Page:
Hundreds of thousands of Americans, all of whom live in the United States, are disenfranchised solely because they live in the wrong city. On Wednesday, Democratic presidential front-runner Hillary Clinton called for an end to this undemocratic practice.
“Washington, D.C., is home to nearly 700,000 Americans,” Clinton wrote in the Washington Informer, a newspaper that primarily serves the African-American community in D.C., and yet these Americans “don’t even have a vote in Congress.” Clinton pledged that “as president, I will be a vocal champion for D.C. statehood.”
This is a significant pledge from the Democratic Party’s almost-certain presidential nominee. Although President Obama endorsed D.C. statehood in 2014, he’s put little weight behind that support. And, in any event, a more rigorous effort by the Obama administration to enfranchise D.C. residents is unlikely to have prevailed so long as Republicans control Congress. District residents are overwhelmingly Democratic — Mitt Romney received just 7.3 percent of D.C.’s vote in 2012 — so disenfranchising D.C. residents prevents them from electing Democrats to Congress.
Yet Democrats also made no serious effort to enfranchise District residents even when they enjoyed supermajorities in both houses of Congress. The Constitution permits Congress to admit new states with a simple majority vote (assuming, of course, that the majority party does not let the filibuster state in the way). Yet, when Democrats controlled both houses in 2009, they did not push statehood.
Instead, they primarily rallied behind constitutionally dubious legislation that would have given D.C. a single vote in the House and no representation whatsoever in the Senate — without actually making D.C. into a state. Moreover, this compromise legislation effectively canceled out the new voting member of Congress by also giving a new House seat to the blood red state of Utah. And then this limited measure didn’t even become law.
It was an absurd act of political malpractice. Democrats had the power to enfranchise D.C. residents, a strong political incentive to do so, and the powerful moral argument that no American’s fundamental right to vote should be stripped away from them because of their address. Instead, they couldn’t even pass a measure that was watered-down to the point of tastelessness and that was very likely to be struck down by the courts if it had become law.
It is unlikely that the party of Voter ID and similar efforts at voter suppression will suddenly decide to grant voting rights to D.C. residents so long as those residents prefer Democrats to Republicans, so Clinton’s own ability to make a meaningful push for D.C. statehood is likely to depend on whether her party also captures both houses of Congress. That’s a difficult task for Democrats, as gerrymandering and other factors related to redistricting give Republicans a significant advantage in the battle for control of the House. Nevertheless, as several analysts have noted, the GOP’s decision to nominate the historically unpopular Donald Trump at least gives Democrats a fighting chance at placing House Minority Leader Nancy Pelosi (D-CA) back in the Speaker’s chair.
The best argument against D.C. statehood is that it makes no sense to give a city with less than a million residents two whole seats in the United States Senate. It’s good argument! The Senate is a malapportioned relic that is only slightly more democratic than the British House of Lords.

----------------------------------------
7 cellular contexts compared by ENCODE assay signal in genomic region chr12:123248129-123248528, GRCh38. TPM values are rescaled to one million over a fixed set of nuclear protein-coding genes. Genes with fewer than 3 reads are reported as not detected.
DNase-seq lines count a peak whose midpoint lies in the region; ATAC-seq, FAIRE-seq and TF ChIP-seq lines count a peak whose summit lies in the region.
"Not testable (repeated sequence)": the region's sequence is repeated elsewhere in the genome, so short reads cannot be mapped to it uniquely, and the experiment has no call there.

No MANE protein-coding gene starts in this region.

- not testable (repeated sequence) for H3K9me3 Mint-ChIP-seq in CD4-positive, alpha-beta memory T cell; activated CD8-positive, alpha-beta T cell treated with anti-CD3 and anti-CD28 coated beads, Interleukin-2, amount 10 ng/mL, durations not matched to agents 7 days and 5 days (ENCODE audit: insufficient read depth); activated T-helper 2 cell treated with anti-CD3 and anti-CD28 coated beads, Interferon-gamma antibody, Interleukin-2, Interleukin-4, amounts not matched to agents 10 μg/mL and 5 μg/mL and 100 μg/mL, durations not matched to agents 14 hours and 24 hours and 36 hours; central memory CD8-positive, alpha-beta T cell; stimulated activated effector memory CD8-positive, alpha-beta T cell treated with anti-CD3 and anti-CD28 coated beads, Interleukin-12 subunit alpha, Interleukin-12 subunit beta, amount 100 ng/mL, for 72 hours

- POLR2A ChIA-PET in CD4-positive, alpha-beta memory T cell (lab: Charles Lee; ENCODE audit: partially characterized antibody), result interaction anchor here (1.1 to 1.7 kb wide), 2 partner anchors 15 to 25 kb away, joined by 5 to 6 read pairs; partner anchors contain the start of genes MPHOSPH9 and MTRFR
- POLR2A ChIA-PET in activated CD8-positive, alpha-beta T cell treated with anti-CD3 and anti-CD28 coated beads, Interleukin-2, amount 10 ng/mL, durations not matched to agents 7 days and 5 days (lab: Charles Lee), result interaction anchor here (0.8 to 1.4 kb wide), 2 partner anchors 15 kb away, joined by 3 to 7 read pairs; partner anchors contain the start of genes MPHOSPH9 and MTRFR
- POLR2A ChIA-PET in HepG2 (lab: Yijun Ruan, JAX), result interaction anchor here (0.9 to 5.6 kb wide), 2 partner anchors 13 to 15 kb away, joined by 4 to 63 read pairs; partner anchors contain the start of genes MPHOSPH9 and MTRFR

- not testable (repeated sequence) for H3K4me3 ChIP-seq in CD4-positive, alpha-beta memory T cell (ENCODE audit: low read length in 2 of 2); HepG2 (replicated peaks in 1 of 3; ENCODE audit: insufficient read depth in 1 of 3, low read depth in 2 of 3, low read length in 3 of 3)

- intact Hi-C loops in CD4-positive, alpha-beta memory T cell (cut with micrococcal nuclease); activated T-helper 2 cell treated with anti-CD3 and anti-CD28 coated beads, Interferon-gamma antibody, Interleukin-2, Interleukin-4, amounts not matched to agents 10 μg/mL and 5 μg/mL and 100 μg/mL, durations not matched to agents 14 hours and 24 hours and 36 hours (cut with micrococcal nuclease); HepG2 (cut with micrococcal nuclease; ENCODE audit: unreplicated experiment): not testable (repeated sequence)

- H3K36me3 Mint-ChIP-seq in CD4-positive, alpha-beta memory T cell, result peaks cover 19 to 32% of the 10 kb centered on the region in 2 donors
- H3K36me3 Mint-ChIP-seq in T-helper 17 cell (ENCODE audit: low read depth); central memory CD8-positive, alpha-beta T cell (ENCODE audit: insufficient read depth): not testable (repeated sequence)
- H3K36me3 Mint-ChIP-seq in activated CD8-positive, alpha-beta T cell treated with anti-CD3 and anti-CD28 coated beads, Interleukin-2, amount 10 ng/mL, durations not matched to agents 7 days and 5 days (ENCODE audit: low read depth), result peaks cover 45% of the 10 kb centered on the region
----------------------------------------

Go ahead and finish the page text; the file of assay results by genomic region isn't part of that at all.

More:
Taken to its logical end, however, that argument requires the United States to make far more fundamental changes than simply adjusting the voting rights of Americans who reside in the nation’s capital. The state of Wyoming, for example, has over 86,000 fewer residents than the District of Columbia. And yet it receives just as many senators as California, with California’s nearly 40 million residents. As a result, a voter in Wyoming effectively has 67 times as much representation in the Senate as a voter in California.
It’s worth noting, moreover, that Senate malapportionment also has profound partisan implications. As ThinkProgress previously explained, “the 46 members of the Senate Democratic caucus represent over 170 million people. The 54 Republican senators represent less than 150 million.” According to FairVote, a voting reform group, “the 46 Democratic caucus members in the 114th Congress received a total of 67.8 million votes in winning their seats, while the 54 Republican caucus members received 47.1 million votes.” Treating D.C. the same way we currently treat Wyoming would mitigate this imbalance, although it would be only a small step toward closing such a large gulf.
Republicans, of course, could compromise with Democrats by abolishing the Senate, or by eliminating malapportionment of seats within Congress’ upper house — a measure that would require two separate constitutional amendments (one to neuter a provision in the Constitution that protects such malapportionment and then another to reallocate seats or eliminate the body), but that could be achieved if there were sufficiently broad support. Such a measure would eliminate both parties’ ability to game the statehood process in order to increase their likelihood of winning a Senate majority, a form of gamesmanship that has occurred in the past. In 1889, the Dakota Territory was admitted as two states, instead of just one, at least in part because Republicans believed that two Dakotas would give them four Republican senators.
Absent a more complete cure to Senate malapportionment, however, the fact remains that an American who moves across the Potomac River gives up one of their most fundamental rights. Hillary Clinton now has a plan to change that.